TV’s greatest crime drams (in our opinion) Line of Duty is back.  We reviewed the finale of the last series here 2 years ago and we are big fans.  However, there are some glaring problems with it that really need addressing.

AC-12, the anti-corruption unit in the police, are all about sniffing out bent coppers and bringing them to justice, but there always seems to be a mole that is one step ahead of them.  Now I’m no policeman but there are a few things they could do to tighten up security, starting with not conducting interviews in glass walled rooms.  Anyone who has ever tried to sign a leaving card will know the lengths you go to hide it from the site of the leaver by slipping it in an internal mail envelope or in a pile of papers.  Not at AC-12.  They interview all their suspects in clear view of the office for all to see.  They are also always accompanied by a non-speaking solicitor.  There were three solicitors in interviews in last night’s episode and not one spoke a word in their clients defence.  I thought one was going to, but he didn’t, he just stood there silently looking v awkward.  I bet AC-12 probably just leave in leaving cards pinned to a noticeboard for everyone to sign.  This brings me to my next security lapse.

Stop sticking pictures of suspects on white boards!  Even the cleaners know who they are looking for.  What’s wrong with a password protected word document or if they seriously need to print it out, lock it away in a filing cabinet.  At least move the white board away from the window!

Last night’s episode was also quite abbreviation heavy.  In the first few minutes they kept referring to an OCG which I just assumed was an Origami Creation Group, but apparently it is an Organised Criminal Gang.  There was also a UCO which isn’t a Unicorn Care Operative, but an undercover officer.  I really do not belong in this world.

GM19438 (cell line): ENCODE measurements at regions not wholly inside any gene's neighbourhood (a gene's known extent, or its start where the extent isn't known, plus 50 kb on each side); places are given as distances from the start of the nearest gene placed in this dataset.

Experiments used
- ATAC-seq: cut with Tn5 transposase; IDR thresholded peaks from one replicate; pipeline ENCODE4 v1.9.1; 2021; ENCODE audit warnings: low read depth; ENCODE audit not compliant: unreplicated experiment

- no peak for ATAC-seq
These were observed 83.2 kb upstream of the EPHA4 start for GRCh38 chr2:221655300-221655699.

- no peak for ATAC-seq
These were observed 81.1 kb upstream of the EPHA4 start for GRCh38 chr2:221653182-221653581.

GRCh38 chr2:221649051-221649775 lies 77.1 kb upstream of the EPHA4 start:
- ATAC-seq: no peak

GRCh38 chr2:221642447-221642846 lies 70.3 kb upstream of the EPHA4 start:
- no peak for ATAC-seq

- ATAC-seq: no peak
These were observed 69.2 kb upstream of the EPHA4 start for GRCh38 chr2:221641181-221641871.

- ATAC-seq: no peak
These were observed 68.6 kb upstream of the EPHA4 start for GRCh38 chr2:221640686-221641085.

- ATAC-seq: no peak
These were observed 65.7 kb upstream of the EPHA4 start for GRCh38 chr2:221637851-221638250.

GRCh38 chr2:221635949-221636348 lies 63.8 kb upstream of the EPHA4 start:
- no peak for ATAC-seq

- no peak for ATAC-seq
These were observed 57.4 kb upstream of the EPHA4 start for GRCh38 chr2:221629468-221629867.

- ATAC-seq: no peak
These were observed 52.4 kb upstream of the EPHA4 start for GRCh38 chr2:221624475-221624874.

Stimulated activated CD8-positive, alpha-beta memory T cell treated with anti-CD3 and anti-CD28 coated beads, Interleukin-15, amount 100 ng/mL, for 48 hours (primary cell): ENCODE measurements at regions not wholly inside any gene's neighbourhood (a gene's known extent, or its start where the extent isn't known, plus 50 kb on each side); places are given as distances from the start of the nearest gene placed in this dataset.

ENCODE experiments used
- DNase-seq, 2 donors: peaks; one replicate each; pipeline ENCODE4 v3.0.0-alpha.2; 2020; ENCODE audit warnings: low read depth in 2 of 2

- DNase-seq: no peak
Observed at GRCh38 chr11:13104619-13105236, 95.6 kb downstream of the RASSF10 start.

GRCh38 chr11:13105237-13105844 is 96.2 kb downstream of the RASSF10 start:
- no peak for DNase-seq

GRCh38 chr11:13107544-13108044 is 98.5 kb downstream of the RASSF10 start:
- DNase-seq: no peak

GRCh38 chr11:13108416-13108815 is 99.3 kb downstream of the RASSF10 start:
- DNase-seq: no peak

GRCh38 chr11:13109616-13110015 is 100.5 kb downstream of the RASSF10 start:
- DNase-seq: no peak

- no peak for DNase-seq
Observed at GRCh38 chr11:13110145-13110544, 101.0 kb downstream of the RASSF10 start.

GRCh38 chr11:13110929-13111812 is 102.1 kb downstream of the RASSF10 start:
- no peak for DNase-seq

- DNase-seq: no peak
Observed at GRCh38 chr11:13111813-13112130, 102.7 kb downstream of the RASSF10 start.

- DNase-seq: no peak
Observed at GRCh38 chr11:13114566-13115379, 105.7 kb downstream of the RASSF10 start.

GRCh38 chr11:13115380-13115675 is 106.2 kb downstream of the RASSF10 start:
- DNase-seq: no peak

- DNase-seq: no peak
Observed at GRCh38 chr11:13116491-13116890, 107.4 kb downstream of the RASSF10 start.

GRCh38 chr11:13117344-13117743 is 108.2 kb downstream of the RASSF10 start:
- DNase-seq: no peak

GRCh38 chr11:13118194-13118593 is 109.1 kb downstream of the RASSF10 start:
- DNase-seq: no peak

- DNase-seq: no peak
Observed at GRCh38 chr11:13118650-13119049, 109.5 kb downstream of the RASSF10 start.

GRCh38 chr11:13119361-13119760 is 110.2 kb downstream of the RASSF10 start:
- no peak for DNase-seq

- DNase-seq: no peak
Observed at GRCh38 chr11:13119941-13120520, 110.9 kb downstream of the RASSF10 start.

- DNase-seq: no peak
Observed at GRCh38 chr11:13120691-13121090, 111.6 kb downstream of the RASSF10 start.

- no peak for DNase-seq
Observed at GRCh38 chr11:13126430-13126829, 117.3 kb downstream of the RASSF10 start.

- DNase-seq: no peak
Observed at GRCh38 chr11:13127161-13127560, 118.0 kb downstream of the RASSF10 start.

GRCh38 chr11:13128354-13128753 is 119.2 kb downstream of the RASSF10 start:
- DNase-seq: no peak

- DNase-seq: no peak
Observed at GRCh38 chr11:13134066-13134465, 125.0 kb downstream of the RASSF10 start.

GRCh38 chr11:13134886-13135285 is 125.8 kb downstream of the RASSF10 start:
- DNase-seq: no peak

The thing that connected this origami club, sorry, criminal gang with another crime was their use of “dark balaclavas”.  As I have already stated, I am not part of this world, but I always assumed most criminal gangs favoured dark balaclavas.  I didn’t realise that there was a choice.  Presumably when crims go down to “Balaclava’s R Us” they can chose from a range.  Perhaps there are hi -vis balaclavas in case you want to rob a building site but not break any health and safety rules.  (The HSE do have very far reaching powers to prosecute).  Or perhaps a white balaclava for criminal activity in the snow or a nice cream one for the beach. 

Other revelations are that Ted is staying in a Premier Inn.  (They can stick a different sign outside of the hotel but you can never make a Premier Inn room look like anything other than a Premier Inn room).  The unicorn handler may have gone rogue and people are getting bumped off left fight and centre.  We can’t wait for next Sundays episode, but please, at least get some blinds for your office Ted.

Line of Duty is on BBC 1 on Sunday nights and can also be found on iPlayer

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